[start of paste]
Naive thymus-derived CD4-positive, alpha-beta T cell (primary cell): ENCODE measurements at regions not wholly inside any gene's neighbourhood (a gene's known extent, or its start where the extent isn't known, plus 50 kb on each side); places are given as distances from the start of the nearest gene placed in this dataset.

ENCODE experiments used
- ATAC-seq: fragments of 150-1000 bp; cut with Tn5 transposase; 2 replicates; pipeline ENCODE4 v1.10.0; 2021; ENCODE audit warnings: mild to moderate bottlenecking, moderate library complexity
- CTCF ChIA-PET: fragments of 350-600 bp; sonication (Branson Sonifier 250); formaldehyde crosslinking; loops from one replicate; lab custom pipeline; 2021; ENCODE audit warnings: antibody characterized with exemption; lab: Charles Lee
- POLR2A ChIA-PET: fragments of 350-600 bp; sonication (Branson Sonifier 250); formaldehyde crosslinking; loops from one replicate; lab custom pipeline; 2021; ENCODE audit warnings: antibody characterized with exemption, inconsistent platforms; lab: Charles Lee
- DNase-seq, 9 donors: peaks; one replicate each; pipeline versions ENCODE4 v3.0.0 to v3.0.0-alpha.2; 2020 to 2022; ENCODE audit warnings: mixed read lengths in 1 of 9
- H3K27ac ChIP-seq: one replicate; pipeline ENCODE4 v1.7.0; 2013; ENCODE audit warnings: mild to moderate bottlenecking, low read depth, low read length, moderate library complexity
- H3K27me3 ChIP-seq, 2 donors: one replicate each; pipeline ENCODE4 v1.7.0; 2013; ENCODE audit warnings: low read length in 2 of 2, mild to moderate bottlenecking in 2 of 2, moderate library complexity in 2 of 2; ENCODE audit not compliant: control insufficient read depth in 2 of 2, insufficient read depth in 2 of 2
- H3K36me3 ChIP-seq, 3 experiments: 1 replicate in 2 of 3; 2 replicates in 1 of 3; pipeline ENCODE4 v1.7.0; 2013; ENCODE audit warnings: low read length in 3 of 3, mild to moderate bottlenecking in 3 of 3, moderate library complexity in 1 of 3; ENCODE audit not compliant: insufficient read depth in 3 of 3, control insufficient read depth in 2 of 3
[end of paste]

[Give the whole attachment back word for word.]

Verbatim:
Naive thymus-derived CD4-positive, alpha-beta T cell (primary cell): ENCODE measurements at regions not wholly inside any gene's neighbourhood (a gene's known extent, or its start where the extent isn't known, plus 50 kb on each side); places are given as distances from the start of the nearest gene placed in this dataset.

ENCODE experiments used
- ATAC-seq: fragments of 150-1000 bp; cut with Tn5 transposase; 2 replicates; pipeline ENCODE4 v1.10.0; 2021; ENCODE audit warnings: mild to moderate bottlenecking, moderate library complexity
- CTCF ChIA-PET: fragments of 350-600 bp; sonication (Branson Sonifier 250); formaldehyde crosslinking; loops from one replicate; lab custom pipeline; 2021; ENCODE audit warnings: antibody characterized with exemption; lab: Charles Lee
- POLR2A ChIA-PET: fragments of 350-600 bp; sonication (Branson Sonifier 250); formaldehyde crosslinking; loops from one replicate; lab custom pipeline; 2021; ENCODE audit warnings: antibody characterized with exemption, inconsistent platforms; lab: Charles Lee
- DNase-seq, 9 donors: peaks; one replicate each; pipeline versions ENCODE4 v3.0.0 to v3.0.0-alpha.2; 2020 to 2022; ENCODE audit warnings: mixed read lengths in 1 of 9
- H3K27ac ChIP-seq: one replicate; pipeline ENCODE4 v1.7.0; 2013; ENCODE audit warnings: mild to moderate bottlenecking, low read depth, low read length, moderate library complexity
- H3K27me3 ChIP-seq, 2 donors: one replicate each; pipeline ENCODE4 v1.7.0; 2013; ENCODE audit warnings: low read length in 2 of 2, mild to moderate bottlenecking in 2 of 2, moderate library complexity in 2 of 2; ENCODE audit not compliant: control insufficient read depth in 2 of 2, insufficient read depth in 2 of 2
- H3K36me3 ChIP-seq, 3 experiments: 1 replicate in 2 of 3; 2 replicates in 1 of 3; pipeline ENCODE4 v1.7.0; 2013; ENCODE audit warnings: low read length in 3 of 3, mild to moderate bottlenecking in 3 of 3, moderate library complexity in 1 of 3; ENCODE audit not compliant: insufficient read depth in 3 of 3, control insufficient read depth in 2 of 3